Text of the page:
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Jim Cramer Calls Google a ‘Strange Animal’

Google is rebranding G-Suite to Google Workplace. 

“For more than a decade, we’ve been building products to help people transform the way they work,” Google wrote in a blog post on Google Cloud. “Now, work itself is transforming in unprecedented ways. For many of us, work is no longer a physical place we go to, and interactions that used to take place in person are being rapidly digitized. Office workers no longer have impromptu discussions at the coffee machine or while walking to meetings together, and instead have turned their homes into workspaces. Frontline workers, from builders on a construction site to delivery specialists keeping critical supply chains moving, are turning to their phones to help get their jobs done. While doctors treating patients and local government agencies engaging with their communities are accelerating how they can use technology to deliver their services.”

The company explained that its new Google

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Solving the strange storms on Jupiter — ScienceDaily

At the south pole of Jupiter lurks a striking sight — even for a gas giant planet covered in colorful bands that sports a red spot larger than the earth. Down near the south pole of the planet, mostly hidden from the prying eyes of humans, is a collection of swirling storms arranged in an unusually geometric pattern.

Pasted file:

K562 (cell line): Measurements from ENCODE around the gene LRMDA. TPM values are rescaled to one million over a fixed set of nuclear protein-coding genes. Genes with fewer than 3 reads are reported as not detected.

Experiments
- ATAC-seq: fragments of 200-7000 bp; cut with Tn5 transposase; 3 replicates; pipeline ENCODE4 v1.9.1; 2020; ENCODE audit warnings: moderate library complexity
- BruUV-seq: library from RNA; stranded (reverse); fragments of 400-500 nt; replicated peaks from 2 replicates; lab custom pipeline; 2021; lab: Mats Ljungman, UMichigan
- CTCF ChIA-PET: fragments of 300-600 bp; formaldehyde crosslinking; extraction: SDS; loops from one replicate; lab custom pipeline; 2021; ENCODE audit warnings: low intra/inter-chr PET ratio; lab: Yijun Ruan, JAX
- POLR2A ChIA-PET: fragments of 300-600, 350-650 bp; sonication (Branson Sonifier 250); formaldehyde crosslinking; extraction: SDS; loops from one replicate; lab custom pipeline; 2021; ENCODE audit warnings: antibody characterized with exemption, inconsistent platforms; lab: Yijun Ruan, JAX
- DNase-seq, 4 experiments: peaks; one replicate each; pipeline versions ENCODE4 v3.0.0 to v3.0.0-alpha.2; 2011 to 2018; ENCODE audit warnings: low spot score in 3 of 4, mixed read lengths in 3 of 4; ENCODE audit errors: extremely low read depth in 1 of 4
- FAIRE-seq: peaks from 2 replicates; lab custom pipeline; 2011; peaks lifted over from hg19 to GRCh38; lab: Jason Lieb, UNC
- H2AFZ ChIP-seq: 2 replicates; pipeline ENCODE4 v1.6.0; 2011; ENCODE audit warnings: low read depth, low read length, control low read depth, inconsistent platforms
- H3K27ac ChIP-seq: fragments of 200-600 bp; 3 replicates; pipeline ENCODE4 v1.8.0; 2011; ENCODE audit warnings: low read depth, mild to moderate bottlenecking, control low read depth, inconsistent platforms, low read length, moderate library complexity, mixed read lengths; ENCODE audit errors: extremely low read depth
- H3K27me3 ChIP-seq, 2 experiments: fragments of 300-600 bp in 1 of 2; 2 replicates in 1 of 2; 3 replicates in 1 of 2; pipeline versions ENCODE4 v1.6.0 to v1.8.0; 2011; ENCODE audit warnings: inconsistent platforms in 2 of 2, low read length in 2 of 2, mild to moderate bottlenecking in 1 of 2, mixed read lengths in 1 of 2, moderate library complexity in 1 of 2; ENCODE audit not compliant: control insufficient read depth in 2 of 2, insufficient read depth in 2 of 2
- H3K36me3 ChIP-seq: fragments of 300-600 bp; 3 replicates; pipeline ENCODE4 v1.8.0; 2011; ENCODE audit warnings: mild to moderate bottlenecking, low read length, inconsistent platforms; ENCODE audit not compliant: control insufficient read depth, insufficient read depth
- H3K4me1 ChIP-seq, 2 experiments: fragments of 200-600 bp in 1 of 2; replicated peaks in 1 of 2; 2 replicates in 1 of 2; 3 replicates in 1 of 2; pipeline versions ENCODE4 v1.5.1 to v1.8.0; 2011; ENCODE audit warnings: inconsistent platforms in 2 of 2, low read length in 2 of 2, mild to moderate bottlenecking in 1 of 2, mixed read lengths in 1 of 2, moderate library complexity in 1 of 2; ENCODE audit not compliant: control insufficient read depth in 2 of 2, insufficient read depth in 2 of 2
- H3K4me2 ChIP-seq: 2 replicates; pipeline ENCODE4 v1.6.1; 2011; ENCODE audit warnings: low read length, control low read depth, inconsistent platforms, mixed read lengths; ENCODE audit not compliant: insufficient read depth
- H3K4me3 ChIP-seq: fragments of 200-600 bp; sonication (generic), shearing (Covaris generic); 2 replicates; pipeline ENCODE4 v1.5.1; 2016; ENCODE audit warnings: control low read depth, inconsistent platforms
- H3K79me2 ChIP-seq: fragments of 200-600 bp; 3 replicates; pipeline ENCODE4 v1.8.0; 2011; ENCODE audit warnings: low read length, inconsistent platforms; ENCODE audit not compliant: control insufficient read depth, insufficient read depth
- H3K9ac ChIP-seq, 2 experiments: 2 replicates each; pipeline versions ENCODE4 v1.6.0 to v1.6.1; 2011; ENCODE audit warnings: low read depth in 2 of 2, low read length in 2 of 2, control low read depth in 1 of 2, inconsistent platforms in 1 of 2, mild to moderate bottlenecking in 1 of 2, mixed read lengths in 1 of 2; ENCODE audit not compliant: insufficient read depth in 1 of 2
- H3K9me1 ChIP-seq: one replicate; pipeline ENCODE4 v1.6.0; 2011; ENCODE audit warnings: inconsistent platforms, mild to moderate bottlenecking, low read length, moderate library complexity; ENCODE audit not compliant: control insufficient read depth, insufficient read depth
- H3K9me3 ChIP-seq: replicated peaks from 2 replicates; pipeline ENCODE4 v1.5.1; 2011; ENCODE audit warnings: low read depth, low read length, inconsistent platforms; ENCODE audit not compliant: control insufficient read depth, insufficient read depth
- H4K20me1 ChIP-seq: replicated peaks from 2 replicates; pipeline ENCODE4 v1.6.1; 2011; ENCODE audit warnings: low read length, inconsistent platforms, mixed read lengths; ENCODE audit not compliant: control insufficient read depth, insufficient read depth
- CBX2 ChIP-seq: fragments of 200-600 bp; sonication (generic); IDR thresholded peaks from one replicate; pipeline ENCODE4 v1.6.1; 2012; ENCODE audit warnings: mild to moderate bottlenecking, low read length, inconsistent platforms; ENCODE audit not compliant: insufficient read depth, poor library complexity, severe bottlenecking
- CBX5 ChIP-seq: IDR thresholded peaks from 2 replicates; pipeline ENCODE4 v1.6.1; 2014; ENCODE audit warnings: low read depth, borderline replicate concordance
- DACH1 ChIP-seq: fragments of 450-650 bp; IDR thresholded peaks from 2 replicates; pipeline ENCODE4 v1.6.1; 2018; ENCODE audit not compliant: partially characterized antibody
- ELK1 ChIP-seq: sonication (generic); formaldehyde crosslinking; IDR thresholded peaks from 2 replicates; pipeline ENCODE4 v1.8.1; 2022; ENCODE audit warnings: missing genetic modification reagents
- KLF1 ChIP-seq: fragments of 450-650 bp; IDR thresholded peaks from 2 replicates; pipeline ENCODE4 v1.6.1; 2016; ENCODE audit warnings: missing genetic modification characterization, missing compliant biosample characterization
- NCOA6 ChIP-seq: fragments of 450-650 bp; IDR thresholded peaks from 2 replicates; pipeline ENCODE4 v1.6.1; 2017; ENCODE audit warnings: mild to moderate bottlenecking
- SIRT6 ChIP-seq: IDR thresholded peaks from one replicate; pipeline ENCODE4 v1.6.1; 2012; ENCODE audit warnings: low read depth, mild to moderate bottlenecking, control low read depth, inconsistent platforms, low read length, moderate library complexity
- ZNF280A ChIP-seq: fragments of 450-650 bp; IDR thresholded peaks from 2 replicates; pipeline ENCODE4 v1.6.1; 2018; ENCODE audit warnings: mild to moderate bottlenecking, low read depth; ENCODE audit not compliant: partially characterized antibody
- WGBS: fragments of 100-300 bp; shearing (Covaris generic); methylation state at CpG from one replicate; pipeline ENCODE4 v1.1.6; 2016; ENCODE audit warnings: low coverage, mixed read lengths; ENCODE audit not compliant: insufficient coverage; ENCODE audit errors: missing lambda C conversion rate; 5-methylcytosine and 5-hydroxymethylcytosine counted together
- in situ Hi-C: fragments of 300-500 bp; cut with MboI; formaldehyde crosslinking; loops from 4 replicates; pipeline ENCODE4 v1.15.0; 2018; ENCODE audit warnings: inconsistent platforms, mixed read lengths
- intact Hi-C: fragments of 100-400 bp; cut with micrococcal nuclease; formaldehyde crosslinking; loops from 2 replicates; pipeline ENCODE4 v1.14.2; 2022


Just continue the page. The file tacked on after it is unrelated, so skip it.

Since they were first spotted by NASA’s Juno space probe in 2019, the storms have presented something of a mystery to scientists. The storms are analogous to hurricanes on Earth. However, on our planet, hurricanes do not gather themselves at the poles and twirl around each other in the shape of a pentagon or hexagon, as do Jupiter’s curious storms.

Now, a research team working in the lab of Andy Ingersoll, Caltech professor of planetary science, has discovered why Jupiter’s storms behave so strangely. They did so using math derived from a

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The strange storms on Jupiter

The strange storms on Jupiter
(Click for animation) Under some experimental conditions, and on Jupiter, cyclonic storms repel each other, rather than merging. Credit: California Institute of Technology

At the south pole of Jupiter lurks a striking sight—even for a gas giant planet covered in colorful bands that sports a red spot larger than the earth. Down near the south pole of the planet, mostly hidden from the prying eyes of humans, is a collection of swirling storms arranged in an unusually geometric pattern.


Since they were first spotted by NASA’s Juno space probe in 2019, the storms have presented something of a mystery to scientists. The storms are analogous to hurricanes on Earth. However, on our planet, hurricanes do not gather themselves at the poles and twirl around each other in the shape of a pentagon or hexagon, as do Jupiter’s curious storms.

Now, a research team working in the lab of Andy Ingersoll,

Read More